HOF Profile: Frank Thomas

frank_thomasThe 1990s were one of the biggest offensive eras in the MLB with more offence than the league had ever seen before. Home runs were being hit at a record pace and records were being broken almost every season. Then it all came crashing down with the BALCO Scandal and the Mitchell Report that exposed rampant steroid use throughout the league. Some of the biggest stars in the game during the 1990s were connected to these scandals putting the offensive era in baseball under a cloud. The likes of Barry Bonds, Sammy Sosa, Jason Giambi, and Roger Clemens were all connected to the scandal putting the biggest stars and their accomplishments in doubt. The results of the era were seen in 2013 when the Baseball Hall of Fame would look at Barry Bonds and Roger Clemens, two of the greatest statistical players in the history of the MLB, and said that they did not belong in the hall of fame. In fact the 2013 class would be non-existent as every player up for election seemed to be connected to steroids and therefore would not make it. Still there were players who had great accomplishments throughout the 1990s and were never connected to steroids. Frank Thomas was one of these players who could be considered one of the greatest hitters of the 1990s. He may not have the stats to back it up when put against the other statistical leaders but when you remove the batters that were linked with steroids there is no competition to Thomas. He was a player that would be one of the offensive leaders in the MLB and did it without the use of performance enhancing drugs. Throughout the 1990s men like Frank Thomas were easy to come by but Thomas is a player that the MLB can look back on as a positive story out of the era. As a result Thomas would enter his first year of eligibility with plenty of people believing that he should join the greatest of all time. He will enter on his first year of eligibility and will be a message to the rest of the people in that era that only the best players that are clean should make it into the hall of fame as Thomas leads the way.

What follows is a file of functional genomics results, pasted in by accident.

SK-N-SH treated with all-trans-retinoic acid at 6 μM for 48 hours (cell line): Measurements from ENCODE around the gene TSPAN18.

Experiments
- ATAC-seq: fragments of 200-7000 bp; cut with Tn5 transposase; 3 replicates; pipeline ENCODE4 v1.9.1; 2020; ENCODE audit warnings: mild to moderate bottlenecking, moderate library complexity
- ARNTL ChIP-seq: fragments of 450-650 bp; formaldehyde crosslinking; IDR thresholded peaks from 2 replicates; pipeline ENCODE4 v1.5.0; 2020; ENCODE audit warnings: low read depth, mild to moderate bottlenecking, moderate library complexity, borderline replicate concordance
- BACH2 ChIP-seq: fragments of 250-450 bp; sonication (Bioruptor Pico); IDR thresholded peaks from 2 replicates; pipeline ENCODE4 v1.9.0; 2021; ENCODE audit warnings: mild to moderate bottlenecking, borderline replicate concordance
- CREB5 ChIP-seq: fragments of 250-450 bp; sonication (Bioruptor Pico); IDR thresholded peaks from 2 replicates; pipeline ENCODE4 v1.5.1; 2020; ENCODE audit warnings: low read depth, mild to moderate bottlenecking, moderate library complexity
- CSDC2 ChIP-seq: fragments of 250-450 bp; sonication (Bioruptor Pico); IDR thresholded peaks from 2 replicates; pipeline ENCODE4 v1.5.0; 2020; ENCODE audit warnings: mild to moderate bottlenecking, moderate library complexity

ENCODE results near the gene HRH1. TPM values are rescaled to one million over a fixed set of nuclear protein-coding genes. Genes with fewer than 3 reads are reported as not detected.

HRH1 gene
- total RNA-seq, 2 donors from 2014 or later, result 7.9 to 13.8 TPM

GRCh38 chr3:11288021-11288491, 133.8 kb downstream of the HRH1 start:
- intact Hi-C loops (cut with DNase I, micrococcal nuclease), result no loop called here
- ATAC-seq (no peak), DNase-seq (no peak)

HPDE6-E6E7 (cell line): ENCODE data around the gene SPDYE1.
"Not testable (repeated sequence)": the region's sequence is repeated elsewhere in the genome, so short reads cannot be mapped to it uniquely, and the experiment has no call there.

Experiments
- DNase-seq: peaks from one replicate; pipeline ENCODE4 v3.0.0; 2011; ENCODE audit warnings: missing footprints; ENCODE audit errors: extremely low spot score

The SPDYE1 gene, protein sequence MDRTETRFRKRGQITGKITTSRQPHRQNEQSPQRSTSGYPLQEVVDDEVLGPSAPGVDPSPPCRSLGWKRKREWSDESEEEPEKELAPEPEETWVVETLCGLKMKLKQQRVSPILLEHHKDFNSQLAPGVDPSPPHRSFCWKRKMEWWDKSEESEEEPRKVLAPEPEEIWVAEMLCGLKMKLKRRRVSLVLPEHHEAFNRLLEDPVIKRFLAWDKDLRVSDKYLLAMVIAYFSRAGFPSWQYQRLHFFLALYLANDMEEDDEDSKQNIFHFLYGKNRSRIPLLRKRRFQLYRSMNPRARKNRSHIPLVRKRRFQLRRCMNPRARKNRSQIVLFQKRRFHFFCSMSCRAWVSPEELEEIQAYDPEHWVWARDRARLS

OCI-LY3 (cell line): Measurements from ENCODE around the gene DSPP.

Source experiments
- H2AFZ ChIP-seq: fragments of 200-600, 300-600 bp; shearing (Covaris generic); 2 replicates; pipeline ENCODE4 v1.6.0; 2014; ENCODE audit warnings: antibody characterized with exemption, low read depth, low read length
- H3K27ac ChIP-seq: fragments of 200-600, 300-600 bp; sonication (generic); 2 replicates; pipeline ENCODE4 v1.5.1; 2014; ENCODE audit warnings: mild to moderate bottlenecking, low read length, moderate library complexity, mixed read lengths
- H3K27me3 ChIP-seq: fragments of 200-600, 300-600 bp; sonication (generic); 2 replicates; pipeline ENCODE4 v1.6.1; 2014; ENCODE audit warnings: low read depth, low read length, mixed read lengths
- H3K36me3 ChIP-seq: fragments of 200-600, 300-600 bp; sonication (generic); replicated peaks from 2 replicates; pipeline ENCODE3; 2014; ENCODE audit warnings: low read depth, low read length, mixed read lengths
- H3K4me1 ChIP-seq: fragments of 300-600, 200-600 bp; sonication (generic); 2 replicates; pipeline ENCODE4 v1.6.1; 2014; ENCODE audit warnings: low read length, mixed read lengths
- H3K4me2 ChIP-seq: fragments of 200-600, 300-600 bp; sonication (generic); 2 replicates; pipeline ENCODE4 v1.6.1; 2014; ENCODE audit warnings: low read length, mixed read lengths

Originally a two sport athlete Thomas seemed like he was headed for a football career with a massive size that the NFL loves. His true passion was always baseball though and after being overlooked time and time again due to his size he would struggle to find a place to play out of high school going to Auburn to play both sports. Eventually Thomas would be drafted by the Chicago White Sox in 1989 as a first baseman and designated hitter. The designated hitter was a position made for a player like Frank Thomas as he was a pure power hitter. He would come off of the bench and be able to pick up and smash the ball wherever he wanted. His command of the batter’s box was seen very quickly in his career. In only his first full season in the MLB Thomas would hit 32 home runs and 109 RBIs but it was just the start of one of the greatest streaks in the MLB. It would be 8 seasons with 100+ RBIs and during that time he would have 6 seasons with 30+ home runs. In a 7-year stretch Thomas had 20+ HRs, 100+ RBIs, 100+ walks, and a .300 batting average, a feat that was never seen before and has yet to be seen again. Thomas was one of the most prolific hitters in baseball and throughout his career he was consistent in his power. That consistency would make him a part of the 500 HR club and gave him the nickname “The Big Hurt.” The ability to consistently put up runs and consistently be one of the most powerful hitters in the game made him one of the greatest hitters in MLB history, a fact that will be proven when he enters the Hall of Fame as a part of the class of 2014.


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